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Capital Calls

5 July 2021 By Breakingviews columnists


– Glencore chairman

– China tech

Coal face. Glencore’s new chairman ticks two out of three boxes. Kalidas Madhavpeddi, who is replacing former BP Chief Executive Tony Hayward, spent a decade at the helm of China Molybdenum International. That makes him au fait with the hard-to-navigate jurisdictions like the Democratic Republic of Congo that are Glencore’s bread and butter. It also makes him an expert in copper and cobalt, the areas central to a decarbonised global economy towards which the 42 billion pound trader-cum-miner wants to pivot.

The 65-year-old Madhavpeddi scores less highly on transatlantic investor relations. Given Glencore remains the subject of a U.S. Department of Justice corruption probe and wants to maintain its still-vast coal operations to help finance its transition, the ideal chair would have been someone with a black belt in stateside government relations and a proven ability to ease the environmental, social and governance fears of UK institutional investors. Still, the recent 97% approval of the commodity giant’s climate plans at a shareholder meeting suggests most are already on side. (By Ed Cropley)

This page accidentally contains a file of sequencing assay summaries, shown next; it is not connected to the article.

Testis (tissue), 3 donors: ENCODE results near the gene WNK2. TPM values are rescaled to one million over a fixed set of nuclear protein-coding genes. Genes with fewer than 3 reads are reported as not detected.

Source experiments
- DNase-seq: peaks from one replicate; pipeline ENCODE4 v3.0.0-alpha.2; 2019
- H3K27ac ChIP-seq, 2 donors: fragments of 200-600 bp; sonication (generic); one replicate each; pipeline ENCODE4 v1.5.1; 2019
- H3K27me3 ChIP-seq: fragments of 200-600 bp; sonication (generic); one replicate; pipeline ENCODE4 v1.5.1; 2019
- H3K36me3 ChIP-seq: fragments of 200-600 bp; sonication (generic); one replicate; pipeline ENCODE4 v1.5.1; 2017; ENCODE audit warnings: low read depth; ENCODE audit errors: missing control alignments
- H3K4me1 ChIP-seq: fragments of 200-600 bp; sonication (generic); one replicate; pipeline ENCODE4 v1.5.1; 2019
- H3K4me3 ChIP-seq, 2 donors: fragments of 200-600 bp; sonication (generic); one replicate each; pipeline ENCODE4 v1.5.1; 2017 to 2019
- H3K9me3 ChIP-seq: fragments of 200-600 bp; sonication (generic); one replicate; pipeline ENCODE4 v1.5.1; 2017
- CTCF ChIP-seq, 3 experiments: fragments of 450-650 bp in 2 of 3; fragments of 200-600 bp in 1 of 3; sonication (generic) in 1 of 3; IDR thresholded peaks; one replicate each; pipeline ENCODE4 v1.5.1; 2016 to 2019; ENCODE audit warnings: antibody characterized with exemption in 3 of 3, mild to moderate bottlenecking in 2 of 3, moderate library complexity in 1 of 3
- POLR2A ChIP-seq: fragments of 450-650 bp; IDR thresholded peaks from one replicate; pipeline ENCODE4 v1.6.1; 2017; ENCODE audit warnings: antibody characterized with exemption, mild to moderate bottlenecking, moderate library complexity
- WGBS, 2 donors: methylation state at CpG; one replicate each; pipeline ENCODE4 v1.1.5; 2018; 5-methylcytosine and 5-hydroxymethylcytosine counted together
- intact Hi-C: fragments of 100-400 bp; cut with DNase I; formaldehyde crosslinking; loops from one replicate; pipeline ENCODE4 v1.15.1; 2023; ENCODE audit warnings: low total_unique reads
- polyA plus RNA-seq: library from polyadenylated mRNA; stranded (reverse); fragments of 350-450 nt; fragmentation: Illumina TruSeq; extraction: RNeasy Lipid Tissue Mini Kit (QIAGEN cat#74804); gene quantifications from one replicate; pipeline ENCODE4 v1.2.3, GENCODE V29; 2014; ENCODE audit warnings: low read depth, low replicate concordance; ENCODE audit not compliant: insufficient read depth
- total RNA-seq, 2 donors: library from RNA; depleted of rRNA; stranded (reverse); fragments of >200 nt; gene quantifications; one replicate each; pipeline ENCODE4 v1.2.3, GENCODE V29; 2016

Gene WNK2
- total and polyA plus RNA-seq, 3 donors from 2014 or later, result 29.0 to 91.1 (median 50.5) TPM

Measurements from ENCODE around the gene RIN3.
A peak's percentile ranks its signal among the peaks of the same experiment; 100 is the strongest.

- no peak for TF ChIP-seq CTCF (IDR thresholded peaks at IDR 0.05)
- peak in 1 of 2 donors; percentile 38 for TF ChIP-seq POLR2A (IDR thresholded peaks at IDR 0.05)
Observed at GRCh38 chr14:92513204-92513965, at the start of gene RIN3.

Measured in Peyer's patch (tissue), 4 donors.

Paying a price. Chinese regulators have sent e-commerce companies yet another reminder that they are being closely scrutinised. The powerful State Administration for Market Regulation on Friday proposed rules to punish illegal pricing, adding a chapter specifically addressing subsidies and the practice of charging different prices based on algorithms that help analyse customers’ purchasing behaviours.

The draft rules cast a wider net compared to antitrust guidance finalised in February targeting monopolistic behaviour by internet platforms. It should herald speedier investigations, while proposing fines equivalent to up to 0.5% of a company’s annual sales, and even the confiscation of key operating licences.

Regulatory risks are flying thick and fast at Chinese technology companies spanning e-commerce to fintech to mobility; Beijing is determined to curb monopolistic behaviour and reduce financial risk and, as the slapdown on new U.S. debutante Didi shows, is increasingly fretting about data, both in terms of how it is used and its security. Everyone is on their toes. (By Yawen Chen)


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